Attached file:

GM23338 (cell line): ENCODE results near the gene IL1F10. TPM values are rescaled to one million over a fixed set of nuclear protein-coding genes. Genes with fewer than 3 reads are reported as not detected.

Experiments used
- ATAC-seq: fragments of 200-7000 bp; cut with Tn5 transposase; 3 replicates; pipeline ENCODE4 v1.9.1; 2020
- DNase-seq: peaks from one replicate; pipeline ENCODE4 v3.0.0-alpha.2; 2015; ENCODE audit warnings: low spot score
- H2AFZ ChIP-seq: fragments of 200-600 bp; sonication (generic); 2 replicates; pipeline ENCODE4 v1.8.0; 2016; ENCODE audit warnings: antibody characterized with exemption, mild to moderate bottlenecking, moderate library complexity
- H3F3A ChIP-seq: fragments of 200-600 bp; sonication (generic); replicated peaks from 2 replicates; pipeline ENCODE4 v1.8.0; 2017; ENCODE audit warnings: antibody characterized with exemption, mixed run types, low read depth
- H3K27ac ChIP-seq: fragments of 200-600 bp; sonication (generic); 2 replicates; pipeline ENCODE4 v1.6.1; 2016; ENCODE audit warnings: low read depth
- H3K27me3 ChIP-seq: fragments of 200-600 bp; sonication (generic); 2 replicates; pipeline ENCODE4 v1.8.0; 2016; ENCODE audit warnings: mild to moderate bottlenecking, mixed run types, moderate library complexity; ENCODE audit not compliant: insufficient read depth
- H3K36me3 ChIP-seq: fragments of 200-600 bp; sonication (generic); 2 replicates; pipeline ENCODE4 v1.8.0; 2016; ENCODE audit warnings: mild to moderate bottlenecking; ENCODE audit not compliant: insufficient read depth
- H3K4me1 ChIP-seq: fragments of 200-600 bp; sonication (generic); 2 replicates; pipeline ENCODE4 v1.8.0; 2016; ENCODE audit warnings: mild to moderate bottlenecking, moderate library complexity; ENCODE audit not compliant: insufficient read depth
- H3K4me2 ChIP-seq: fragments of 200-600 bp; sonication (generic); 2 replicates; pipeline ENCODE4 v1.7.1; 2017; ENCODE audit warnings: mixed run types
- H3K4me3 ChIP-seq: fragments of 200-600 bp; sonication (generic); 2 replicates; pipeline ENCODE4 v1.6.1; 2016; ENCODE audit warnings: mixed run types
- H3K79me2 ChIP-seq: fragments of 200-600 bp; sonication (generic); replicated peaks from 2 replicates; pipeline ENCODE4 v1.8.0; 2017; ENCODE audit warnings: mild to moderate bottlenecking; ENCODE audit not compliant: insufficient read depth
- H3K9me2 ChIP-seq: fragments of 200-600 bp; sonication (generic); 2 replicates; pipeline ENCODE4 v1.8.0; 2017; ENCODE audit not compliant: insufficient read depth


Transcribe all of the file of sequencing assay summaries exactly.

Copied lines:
GM23338 (cell line): ENCODE results near the gene IL1F10. TPM values are rescaled to one million over a fixed set of nuclear protein-coding genes. Genes with fewer than 3 reads are reported as not detected.

Experiments used
- ATAC-seq: fragments of 200-7000 bp; cut with Tn5 transposase; 3 replicates; pipeline ENCODE4 v1.9.1; 2020
- DNase-seq: peaks from one replicate; pipeline ENCODE4 v3.0.0-alpha.2; 2015; ENCODE audit warnings: low spot score
- H2AFZ ChIP-seq: fragments of 200-600 bp; sonication (generic); 2 replicates; pipeline ENCODE4 v1.8.0; 2016; ENCODE audit warnings: antibody characterized with exemption, mild to moderate bottlenecking, moderate library complexity
- H3F3A ChIP-seq: fragments of 200-600 bp; sonication (generic); replicated peaks from 2 replicates; pipeline ENCODE4 v1.8.0; 2017; ENCODE audit warnings: antibody characterized with exemption, mixed run types, low read depth
- H3K27ac ChIP-seq: fragments of 200-600 bp; sonication (generic); 2 replicates; pipeline ENCODE4 v1.6.1; 2016; ENCODE audit warnings: low read depth
- H3K27me3 ChIP-seq: fragments of 200-600 bp; sonication (generic); 2 replicates; pipeline ENCODE4 v1.8.0; 2016; ENCODE audit warnings: mild to moderate bottlenecking, mixed run types, moderate library complexity; ENCODE audit not compliant: insufficient read depth
- H3K36me3 ChIP-seq: fragments of 200-600 bp; sonication (generic); 2 replicates; pipeline ENCODE4 v1.8.0; 2016; ENCODE audit warnings: mild to moderate bottlenecking; ENCODE audit not compliant: insufficient read depth
- H3K4me1 ChIP-seq: fragments of 200-600 bp; sonication (generic); 2 replicates; pipeline ENCODE4 v1.8.0; 2016; ENCODE audit warnings: mild to moderate bottlenecking, moderate library complexity; ENCODE audit not compliant: insufficient read depth
- H3K4me2 ChIP-seq: fragments of 200-600 bp; sonication (generic); 2 replicates; pipeline ENCODE4 v1.7.1; 2017; ENCODE audit warnings: mixed run types
- H3K4me3 ChIP-seq: fragments of 200-600 bp; sonication (generic); 2 replicates; pipeline ENCODE4 v1.6.1; 2016; ENCODE audit warnings: mixed run types
- H3K79me2 ChIP-seq: fragments of 200-600 bp; sonication (generic); replicated peaks from 2 replicates; pipeline ENCODE4 v1.8.0; 2017; ENCODE audit warnings: mild to moderate bottlenecking; ENCODE audit not compliant: insufficient read depth
- H3K9me2 ChIP-seq: fragments of 200-600 bp; sonication (generic); 2 replicates; pipeline ENCODE4 v1.8.0; 2017; ENCODE audit not compliant: insufficient read depth